POST-GAZETTE - Res Publica

Government is not the Solution to our Problem; Government is the Problem

by David Trumbull -- January 28, 2011

We stand between two notable dates in 20th Century American history. Eight days after January 20th—the 30th anniversary of the beginning of Ronald Reagan’s first term as President, and eight days before February 6th—the centenary of Mr. Reagan’s birth.

When President Reagan took office our nation was in a bad way. Decades of liberal Democratic policies (that the “me-too” Republicans of the day did not effective rebut) had brought us high taxes, even higher spending, neglect of our national defense, and lack of self-assurance on the world stage. We were in a serious recession with both high unemployment and high inflation. We failed to support our allies in the world, and our own citizens were held hostage by a fanatical dictator in Iran. At such a time, President Reagan delivered his celebrated First Inaugural Address. I quote freely from it, as my words cannot compare with his perfect phrases.

From President Reagan’s First Inaugural Address, January 20, 1981

These United States are confronted with an economic affliction of great proportions. Idle industries have cast workers into unemployment, human misery, and personal indignity. Those who do work are denied a fair return for their labor by a tax system which penalizes successful achievement and keeps us from maintaining full productivity.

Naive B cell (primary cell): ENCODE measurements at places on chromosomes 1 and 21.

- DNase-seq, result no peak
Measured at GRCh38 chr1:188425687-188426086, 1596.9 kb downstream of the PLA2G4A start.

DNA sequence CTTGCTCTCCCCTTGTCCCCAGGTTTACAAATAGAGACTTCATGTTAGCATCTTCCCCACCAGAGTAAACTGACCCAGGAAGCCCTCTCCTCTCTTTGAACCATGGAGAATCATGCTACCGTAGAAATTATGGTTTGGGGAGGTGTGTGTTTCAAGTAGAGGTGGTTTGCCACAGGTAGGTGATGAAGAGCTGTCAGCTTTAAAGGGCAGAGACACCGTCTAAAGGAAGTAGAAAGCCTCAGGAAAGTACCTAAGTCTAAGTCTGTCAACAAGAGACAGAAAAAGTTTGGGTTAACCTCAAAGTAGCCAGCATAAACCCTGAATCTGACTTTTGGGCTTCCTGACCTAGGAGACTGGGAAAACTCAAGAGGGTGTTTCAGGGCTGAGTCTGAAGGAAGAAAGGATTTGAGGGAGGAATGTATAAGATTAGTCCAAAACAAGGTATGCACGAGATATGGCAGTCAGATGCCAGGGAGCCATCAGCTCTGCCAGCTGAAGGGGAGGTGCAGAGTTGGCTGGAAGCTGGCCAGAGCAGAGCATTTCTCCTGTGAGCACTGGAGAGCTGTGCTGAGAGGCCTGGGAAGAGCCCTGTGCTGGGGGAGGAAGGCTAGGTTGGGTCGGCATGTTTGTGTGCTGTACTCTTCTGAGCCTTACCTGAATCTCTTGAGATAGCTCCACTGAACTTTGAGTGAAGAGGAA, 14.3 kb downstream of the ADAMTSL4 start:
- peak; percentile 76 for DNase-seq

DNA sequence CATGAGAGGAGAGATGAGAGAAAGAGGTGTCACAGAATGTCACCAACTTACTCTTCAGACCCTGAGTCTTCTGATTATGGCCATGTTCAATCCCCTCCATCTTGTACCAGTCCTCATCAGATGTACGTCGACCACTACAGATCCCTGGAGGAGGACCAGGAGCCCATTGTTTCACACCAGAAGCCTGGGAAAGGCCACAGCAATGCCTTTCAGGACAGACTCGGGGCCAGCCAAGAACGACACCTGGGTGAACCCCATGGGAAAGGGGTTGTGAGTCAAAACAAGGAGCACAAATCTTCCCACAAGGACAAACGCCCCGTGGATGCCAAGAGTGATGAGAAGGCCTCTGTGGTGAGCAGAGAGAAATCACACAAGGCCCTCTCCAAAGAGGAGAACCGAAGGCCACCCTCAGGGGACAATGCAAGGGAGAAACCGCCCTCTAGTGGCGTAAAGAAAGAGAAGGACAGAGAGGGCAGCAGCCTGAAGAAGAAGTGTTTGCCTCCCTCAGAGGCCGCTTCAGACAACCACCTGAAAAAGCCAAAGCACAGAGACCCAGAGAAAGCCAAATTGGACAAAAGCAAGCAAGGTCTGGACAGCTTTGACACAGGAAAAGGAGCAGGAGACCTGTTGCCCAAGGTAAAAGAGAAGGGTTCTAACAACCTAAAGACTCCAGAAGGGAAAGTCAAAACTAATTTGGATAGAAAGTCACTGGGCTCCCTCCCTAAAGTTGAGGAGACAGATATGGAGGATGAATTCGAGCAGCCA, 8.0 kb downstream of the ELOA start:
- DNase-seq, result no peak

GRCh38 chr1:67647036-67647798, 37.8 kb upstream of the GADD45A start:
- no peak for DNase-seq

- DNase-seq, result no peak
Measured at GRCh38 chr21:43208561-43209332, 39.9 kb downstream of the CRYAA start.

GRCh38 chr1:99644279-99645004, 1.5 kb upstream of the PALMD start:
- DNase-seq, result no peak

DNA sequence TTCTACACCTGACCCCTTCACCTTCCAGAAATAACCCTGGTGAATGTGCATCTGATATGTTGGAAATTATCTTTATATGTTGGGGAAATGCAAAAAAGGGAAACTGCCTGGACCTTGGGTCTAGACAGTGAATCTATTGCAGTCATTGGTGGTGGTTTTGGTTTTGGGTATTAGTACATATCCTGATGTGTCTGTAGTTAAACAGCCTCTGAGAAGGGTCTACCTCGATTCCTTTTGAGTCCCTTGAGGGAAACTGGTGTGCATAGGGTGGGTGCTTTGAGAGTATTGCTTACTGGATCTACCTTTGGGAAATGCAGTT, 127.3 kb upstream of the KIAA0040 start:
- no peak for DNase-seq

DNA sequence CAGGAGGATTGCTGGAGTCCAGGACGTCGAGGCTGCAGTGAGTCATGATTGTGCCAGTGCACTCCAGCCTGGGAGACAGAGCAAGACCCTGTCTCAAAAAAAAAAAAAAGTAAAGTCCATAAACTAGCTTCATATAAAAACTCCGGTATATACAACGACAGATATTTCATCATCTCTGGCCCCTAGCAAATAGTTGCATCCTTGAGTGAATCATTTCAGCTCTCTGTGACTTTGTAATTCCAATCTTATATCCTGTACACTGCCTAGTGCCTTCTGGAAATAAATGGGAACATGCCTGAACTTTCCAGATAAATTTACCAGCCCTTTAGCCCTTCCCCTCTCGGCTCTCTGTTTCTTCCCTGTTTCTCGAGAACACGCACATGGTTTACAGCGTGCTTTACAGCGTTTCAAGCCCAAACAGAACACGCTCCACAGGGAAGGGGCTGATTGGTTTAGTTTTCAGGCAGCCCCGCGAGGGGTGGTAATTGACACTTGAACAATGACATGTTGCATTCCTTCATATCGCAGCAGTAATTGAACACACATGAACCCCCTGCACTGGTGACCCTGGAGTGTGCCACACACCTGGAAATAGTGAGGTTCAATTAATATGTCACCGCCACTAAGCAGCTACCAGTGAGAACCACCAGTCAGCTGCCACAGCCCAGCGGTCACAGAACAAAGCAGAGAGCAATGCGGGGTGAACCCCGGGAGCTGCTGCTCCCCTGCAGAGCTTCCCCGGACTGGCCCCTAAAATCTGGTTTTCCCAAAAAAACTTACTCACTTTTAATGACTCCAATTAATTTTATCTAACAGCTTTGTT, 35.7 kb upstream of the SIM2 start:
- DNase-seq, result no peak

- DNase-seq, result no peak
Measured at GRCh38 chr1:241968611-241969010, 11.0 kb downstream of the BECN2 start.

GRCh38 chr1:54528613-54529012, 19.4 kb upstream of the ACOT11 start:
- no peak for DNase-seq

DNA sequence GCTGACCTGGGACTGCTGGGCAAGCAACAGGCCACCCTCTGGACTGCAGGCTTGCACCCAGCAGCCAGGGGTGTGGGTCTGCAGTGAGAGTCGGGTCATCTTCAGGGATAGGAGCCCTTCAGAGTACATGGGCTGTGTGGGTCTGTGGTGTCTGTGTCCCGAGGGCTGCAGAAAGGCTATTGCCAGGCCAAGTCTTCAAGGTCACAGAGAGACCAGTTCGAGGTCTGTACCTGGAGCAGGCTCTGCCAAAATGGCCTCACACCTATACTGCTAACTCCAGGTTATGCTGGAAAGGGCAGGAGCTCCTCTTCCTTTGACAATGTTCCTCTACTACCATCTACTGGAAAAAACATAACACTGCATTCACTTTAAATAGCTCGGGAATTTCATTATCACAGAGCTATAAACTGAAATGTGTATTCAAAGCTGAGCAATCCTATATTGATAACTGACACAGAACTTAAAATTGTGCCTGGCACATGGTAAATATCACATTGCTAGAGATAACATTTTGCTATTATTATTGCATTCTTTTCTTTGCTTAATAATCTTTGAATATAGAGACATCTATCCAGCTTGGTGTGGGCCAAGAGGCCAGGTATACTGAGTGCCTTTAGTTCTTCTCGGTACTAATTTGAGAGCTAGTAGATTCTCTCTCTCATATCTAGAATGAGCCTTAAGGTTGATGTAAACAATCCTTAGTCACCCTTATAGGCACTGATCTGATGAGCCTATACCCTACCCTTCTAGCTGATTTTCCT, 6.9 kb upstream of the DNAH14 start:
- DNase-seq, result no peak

But great as our tax burden is, it has not kept pace with public spending. For decades we have piled deficit upon deficit, mortgaging our future and our children's future for the temporary convenience of the present. To continue this long trend is to guarantee tremendous social, cultural, political, and economic upheavals.

In this present crisis, government is not the solution to our problem; government is the problem.

From time to time we've been tempted to believe that society has become too complex to be managed by self-rule, that government by an elite group is superior to government for, by, and of the people. Well, if no one among us is capable of governing himself, then who among us has the capacity to govern someone else? All of us together, in and out of government, must bear the burden. The solutions we seek must be equitable, with no one group singled out to pay a higher price.

So, as we begin, let us take inventory. We are a nation that has a government -- not the other way around. And this makes us special among the nations of the Earth. Our government has no power except that granted it by the people. It is time to check and reverse the growth of government, which shows signs of having grown beyond the consent of the governed.

It is my intention to curb the size and influence of the Federal establishment and to demand recognition of the distinction between the powers granted to the Federal Government and those reserved to the States or to the people.

For anyone who lived through that time and saw how President Reagan—even with a Democratic majority in the House and, for most of his tenure, in the Senate—restored America to greatness, it is dismaying to see that we are right back where we were in 1980. Out of control spending in Washington has brought us to the brink of national ruin. The central government continues its attacks on the states and individuals. Increasing, we are no longer citizens of a free republic but the subjects of a political over-class in Washington. We neglect our historic friendships with the free nations of the world while our President bows to dictators.

Oh, for another Ronald Reagan!

[David Trumbull is the chairman of the Boston Ward Three Republican Committee. Boston's Ward Three includes the North End, West End, part of Beacon Hill, downtown, waterfront, Chinatown, and part of the South End.]